Equipment Levels Worst Ever, Guard Chief Says

Army Times

June 6, 2007 – ANCHORAGE, Alaska — About half of all National Guard equipment is being used in the Middle East, and the Guard’s senior uniformed officer said Tuesday that could hurt the organization’s overall readiness at home.

National Guard units have 53 percent of the equipment they need to handle state emergencies, said Lt. General H. Steven Blum. It falls to 49 percent once Guard equipment needed for war — such as weapons — is factored in, he said.

“Our problem right now is that our equipment is at an all-time low,” he said at a news conference after addressing 54 National Guard commanders from every state and territory attending the annual Adjutants General Association meeting here.

“We have the most skilled, trained and full forces we’ve ever had, but our equipment is not where it needs to be,” he said.

The lack of equipment was highlighted last month after a tornado leveled the town of Greensburg, Kan., leading Kansas Gov. Kathleen Sebelius to say the recovery process could take longer because so much of that state’s National Guard equipment had been sent for the war effort in Iraq.

Since then, other governors have also expressed doubts their state units would be able to adequately handle disasters because so many troops and equipment have been deployed. California Gov. Arnold Schwarzenegger also complained that his state’s National Guard equipment remained in Iraq after those troops returned home.

Blum said the equipment problem is the result of long-term strategy of assuming risk by underequipping — and underfunding — the Guard.

“Now that the Guard is no longer merely a strategic reserve but an operational force overseas and here at home, that strategy is being seriously re-examined,” he said. “I think at the highest levels of government, there is support for getting us this equipment.”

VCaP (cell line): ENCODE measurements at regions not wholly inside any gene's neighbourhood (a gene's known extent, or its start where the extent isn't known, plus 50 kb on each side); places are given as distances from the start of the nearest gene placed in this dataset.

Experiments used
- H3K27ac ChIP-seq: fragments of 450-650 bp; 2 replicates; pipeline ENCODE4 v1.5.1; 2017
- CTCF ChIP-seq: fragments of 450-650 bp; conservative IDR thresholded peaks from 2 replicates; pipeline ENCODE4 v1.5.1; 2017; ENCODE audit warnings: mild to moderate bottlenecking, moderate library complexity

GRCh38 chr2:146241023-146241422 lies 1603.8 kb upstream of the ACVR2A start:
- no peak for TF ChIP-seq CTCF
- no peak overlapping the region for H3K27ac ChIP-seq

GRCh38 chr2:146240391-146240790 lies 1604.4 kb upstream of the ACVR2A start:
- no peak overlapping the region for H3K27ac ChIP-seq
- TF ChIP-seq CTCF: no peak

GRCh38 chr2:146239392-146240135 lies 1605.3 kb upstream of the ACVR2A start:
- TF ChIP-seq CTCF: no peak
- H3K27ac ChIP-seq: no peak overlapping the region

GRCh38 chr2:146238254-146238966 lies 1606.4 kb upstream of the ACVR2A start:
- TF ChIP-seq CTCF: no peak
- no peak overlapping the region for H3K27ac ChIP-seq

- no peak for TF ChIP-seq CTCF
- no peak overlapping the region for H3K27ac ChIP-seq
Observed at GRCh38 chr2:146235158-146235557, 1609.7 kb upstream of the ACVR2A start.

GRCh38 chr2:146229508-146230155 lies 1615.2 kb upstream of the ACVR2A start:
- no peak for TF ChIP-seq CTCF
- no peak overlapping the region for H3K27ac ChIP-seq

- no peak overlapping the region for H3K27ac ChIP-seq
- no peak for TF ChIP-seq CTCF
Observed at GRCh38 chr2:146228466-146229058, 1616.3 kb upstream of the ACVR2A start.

The equipment issue is the easiest problem to solve, Blum said. It is now just a matter of funding it.

He said Guard units nationwide need new trucks, Humvees and modern aircraft, not only to replace what has been sent to Iraq or Afghanistan but also to replace outdated equipment.

Current funding projections will get the National Guard 75 percent of what it needs by 2013, he said. Blum estimated it would take an additional $40 billion over the next five to six years to get the overall force to 100 percent.

Current plans call for the old equipment to be removed from service by 2009.

Blum also said Guard deployment numbers are back down to an acceptable level. The most deployed Guard force ever was Idaho, Blum said, which peaked several years ago with 82 percent of its force deployed. He said the numbers are now where they need to be and that he is not seeking a further reduction in the frequency with which Guard units are deployed.

Connecticut and Guam now have the highest percentage of deployed Guard troops, with 24 percent. New Mexico’s Guard has the least, with none currently deployed, according to Guard statistics. The national average for the percentage of deployed troops is 11 percent, according to Guard officials.

Blum, who was appointed by President Bush, serves as chief of the National Guard Bureau in Arlington, Va. He advises Army and Air Force officials on issues dealing with the National Guard. Blum served as chief of staff of U.S. Northern Command before his current role.

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